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Five Ways to Improve Relations With Your IT Department

Strongbad Tech Lecture

I’ve come to the realization that IT Techs are perfectly justified in being anti-social.  I would too if I had to deal with the problems  they do every day (which are usually created by a combination of willful ignorance and laziness).

Here are a few ways you can help mend the frayed relations between your department and your IT department:

Realize Not All IT People are Interchangeable:  IT staff are like any other field – they have a variety of specialties.  The guy  who maintains the enterprise software your organization uses isn’t the same one that swaps out broken parts on your laptop.  Don’t treat them all the same.  You wouldn’t ask the media buyer for a press release – so don’t ask a network specialist for a new laptop power cord.

  • Solution: Apply the lessons you’ve learned in multicultural training sessions to the diverse cultures of the IT department and treat people as individuals; avoid assumptions and stereotypes.

Communicate on Their Level:  Stop. Leaving. Voicemails.  Sure, it’s easy for you to blather on for 80 seconds about what you think your problem is, or what needs to be changed where on the website.  However, most voicemail-inclined people invariably leave out critical information which will means a call back for clarification (ie lost productivity).   Not only that, but you’re turning the IT person into your personal stenographer because they’re invariably going to have to write down what you’ve reported to process a service request AND to make sure that they responded to each individual request.

  • Solution: Take the time to document your question or concern in an email – especially if it’s more complicated than resetting your password.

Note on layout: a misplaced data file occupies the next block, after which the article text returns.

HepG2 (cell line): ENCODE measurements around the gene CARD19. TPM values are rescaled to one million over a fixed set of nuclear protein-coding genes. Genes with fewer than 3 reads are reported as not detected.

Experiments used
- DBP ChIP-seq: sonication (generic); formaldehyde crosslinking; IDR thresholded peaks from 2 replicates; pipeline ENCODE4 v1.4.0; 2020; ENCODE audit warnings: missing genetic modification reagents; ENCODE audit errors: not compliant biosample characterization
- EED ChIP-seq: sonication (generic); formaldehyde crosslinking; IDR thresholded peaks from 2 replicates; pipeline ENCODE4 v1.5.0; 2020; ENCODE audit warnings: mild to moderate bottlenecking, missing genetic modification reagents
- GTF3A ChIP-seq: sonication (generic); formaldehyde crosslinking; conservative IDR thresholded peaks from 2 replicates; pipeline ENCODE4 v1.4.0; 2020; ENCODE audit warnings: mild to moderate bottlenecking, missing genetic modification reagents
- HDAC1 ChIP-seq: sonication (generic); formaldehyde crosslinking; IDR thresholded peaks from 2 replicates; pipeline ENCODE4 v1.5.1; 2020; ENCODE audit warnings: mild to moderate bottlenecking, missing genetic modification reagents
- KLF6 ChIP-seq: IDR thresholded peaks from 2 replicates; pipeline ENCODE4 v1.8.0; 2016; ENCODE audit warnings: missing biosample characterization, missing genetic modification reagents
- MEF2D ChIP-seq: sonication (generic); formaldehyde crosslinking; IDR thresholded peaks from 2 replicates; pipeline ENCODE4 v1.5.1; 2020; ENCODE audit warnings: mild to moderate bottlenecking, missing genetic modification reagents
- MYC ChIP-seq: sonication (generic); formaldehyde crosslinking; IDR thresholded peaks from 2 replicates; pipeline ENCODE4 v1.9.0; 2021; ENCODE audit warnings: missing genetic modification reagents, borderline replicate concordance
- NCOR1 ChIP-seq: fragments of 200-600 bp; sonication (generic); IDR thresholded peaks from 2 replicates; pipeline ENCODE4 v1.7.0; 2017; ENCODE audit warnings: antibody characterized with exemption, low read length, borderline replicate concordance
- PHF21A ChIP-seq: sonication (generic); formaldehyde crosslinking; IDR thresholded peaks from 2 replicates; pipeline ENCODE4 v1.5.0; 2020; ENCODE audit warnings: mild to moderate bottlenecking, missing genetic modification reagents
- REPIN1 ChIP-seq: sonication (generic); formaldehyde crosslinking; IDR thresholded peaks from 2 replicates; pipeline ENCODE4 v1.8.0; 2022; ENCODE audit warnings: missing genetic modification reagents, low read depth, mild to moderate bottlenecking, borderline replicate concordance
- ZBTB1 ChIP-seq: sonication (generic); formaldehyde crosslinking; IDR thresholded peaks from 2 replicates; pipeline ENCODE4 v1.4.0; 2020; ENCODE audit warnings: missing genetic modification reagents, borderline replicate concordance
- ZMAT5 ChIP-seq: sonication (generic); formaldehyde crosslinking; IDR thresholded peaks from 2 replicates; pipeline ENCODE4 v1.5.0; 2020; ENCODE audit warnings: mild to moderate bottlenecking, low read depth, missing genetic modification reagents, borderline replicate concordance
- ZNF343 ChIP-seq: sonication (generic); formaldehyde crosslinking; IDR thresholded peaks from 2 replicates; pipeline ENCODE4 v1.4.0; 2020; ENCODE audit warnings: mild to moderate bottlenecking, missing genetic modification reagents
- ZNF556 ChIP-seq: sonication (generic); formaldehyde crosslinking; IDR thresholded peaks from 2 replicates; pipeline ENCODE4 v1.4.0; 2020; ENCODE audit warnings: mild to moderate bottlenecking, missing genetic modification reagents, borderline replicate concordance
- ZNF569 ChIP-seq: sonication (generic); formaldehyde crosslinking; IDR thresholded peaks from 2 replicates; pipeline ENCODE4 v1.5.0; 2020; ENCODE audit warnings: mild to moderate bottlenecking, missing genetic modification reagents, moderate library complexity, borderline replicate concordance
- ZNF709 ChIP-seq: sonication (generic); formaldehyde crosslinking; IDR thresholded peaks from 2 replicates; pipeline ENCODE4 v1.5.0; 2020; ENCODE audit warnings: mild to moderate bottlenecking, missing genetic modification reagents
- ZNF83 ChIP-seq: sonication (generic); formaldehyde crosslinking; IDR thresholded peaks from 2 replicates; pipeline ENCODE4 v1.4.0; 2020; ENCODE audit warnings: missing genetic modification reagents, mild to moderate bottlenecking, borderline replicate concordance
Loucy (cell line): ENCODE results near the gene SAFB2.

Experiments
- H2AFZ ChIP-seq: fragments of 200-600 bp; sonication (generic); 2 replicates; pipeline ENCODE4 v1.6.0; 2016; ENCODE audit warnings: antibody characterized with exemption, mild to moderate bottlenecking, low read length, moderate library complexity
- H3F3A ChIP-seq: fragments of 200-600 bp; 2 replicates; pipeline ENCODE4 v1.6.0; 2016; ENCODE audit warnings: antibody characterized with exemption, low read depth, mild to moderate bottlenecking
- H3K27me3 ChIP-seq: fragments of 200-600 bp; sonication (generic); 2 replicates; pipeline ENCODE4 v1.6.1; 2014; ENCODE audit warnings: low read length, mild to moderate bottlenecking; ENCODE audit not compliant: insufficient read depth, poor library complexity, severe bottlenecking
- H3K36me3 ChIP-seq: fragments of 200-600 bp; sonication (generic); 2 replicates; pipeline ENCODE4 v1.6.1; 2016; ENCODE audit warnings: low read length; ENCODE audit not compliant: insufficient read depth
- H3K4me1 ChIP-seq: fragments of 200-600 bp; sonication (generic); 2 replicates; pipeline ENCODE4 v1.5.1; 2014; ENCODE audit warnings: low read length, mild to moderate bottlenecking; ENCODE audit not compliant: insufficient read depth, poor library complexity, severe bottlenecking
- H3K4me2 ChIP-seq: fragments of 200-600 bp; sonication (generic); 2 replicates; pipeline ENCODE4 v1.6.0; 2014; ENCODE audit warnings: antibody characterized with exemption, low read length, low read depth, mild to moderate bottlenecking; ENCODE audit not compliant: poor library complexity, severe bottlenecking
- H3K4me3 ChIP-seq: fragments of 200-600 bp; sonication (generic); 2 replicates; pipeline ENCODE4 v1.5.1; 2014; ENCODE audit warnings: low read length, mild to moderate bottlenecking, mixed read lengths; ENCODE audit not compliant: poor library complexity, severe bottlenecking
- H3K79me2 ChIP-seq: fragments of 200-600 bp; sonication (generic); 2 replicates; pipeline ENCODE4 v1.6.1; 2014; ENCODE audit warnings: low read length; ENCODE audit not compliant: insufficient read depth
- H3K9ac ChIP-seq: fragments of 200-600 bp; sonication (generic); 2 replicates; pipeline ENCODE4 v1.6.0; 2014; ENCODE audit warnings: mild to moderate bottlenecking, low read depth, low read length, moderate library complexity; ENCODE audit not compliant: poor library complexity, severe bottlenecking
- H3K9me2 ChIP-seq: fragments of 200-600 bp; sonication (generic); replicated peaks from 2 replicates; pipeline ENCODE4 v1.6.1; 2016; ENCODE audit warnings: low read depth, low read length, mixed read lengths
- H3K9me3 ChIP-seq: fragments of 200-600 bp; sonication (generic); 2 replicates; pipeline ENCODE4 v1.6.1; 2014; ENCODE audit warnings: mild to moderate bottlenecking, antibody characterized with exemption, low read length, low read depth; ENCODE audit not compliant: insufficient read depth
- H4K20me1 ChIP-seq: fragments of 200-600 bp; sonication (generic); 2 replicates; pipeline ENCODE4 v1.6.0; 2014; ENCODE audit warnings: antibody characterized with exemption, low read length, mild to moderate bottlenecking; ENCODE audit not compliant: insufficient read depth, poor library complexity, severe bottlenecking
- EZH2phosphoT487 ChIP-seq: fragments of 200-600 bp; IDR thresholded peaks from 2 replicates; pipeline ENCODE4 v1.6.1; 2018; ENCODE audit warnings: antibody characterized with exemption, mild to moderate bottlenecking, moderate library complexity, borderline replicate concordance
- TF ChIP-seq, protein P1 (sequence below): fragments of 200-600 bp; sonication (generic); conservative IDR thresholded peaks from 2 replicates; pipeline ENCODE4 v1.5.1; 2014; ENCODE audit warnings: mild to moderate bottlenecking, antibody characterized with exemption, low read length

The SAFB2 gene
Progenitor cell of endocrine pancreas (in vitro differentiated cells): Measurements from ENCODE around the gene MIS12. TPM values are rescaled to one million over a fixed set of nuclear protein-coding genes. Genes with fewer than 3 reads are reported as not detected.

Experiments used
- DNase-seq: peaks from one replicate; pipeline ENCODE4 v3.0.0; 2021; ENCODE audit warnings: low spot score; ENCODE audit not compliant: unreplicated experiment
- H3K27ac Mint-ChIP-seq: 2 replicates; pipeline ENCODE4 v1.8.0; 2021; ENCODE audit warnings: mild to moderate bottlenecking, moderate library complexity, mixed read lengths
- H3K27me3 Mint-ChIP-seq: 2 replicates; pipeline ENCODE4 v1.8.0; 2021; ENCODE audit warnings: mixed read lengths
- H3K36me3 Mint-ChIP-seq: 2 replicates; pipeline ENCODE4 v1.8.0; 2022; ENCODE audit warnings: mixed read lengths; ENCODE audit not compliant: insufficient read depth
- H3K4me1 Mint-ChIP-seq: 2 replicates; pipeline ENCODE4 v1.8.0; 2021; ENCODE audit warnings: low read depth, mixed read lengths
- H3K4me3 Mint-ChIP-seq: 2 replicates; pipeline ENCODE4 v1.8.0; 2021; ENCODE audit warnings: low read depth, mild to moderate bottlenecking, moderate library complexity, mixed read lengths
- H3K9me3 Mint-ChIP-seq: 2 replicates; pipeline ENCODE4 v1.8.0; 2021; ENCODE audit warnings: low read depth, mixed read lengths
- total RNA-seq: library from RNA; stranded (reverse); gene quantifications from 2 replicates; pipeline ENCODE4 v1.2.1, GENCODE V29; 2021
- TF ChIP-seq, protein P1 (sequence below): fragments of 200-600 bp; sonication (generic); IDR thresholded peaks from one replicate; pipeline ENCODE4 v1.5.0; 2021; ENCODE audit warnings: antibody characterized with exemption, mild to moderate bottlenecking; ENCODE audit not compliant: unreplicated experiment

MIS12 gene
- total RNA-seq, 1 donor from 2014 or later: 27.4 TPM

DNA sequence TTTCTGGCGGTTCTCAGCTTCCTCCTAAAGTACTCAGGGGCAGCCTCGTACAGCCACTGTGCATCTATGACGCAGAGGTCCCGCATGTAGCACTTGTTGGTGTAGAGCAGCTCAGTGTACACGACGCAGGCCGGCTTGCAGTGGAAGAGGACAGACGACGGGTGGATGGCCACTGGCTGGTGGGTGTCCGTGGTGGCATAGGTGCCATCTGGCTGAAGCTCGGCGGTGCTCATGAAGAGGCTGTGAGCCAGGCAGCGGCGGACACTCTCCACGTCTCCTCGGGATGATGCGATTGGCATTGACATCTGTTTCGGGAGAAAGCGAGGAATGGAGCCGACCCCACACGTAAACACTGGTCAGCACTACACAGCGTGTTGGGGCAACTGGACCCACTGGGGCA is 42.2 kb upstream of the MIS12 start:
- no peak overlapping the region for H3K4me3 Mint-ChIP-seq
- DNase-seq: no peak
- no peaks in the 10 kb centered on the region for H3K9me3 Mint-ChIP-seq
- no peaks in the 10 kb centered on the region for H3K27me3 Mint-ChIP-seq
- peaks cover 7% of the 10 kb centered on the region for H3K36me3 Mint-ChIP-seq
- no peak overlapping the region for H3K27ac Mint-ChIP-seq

Appreciate the Nature of IT Work:  People only notice the IT department when things go wrong.  They never pay attention the 95+ percent of the time when things are going right. As a result, the feedback IT people usually end up getting is negative feedback.

  • Solution: Put a note on your calendar to express your gratitude once in a while.  A simple thank-you card will do (if you want to go the extra mile, anything bacon-related tends to be appreciated by the geek set).

Respect Their Processes:  I know it’s convenient for you to keep contacting the same person every time, but what you have to understand is that IT people are ruled over by left-brained overlords who thirst for processes and scrutinize productivity statistics (kind of like the overseers in cotton fields, except much pastier and usually without mutton chops).  Most likely your IT department has a ticketing process whereby all requests are recorded and delegated (based on workload/availability/expertise).

  • Solution: Don’t be a jerk and try to make an end-run around the process – it’s important to submit those tickets because they’re used to track systemic problems.

Handle With Care: You know that boxy typewriter thing you use to pound out TPS reports?  … Your Laptop?  It’s a highly-sophisticated piece of machinery that would have made Thomas Edison poop his pants if he’d run across one.  The people who repair these devices have a bit more respect for them than you might think – so it’s demoralizing when they’re treated like Tonka Trucks (in addition to being time-consuming and expensive to fix).

  • Solution: Treat your equipment like the sophisticated machinery it is.  Carefully bundle it up when traveling.  Try not to lose all of the things that plug into it.  Don’t leave it on when you’re not working for it.  (In other words, glance at the manual and follow the care and feeding instructions).

Just because not all of us understand binary code doesn’t mean we can’t all just get along.  Srsly.  Don’t be a n00b.

No, I Will Not Fix Your Computer

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  1. January 5, 2011 at 9:28 am

    Derek,

    This is right on! Thanks.

    Like

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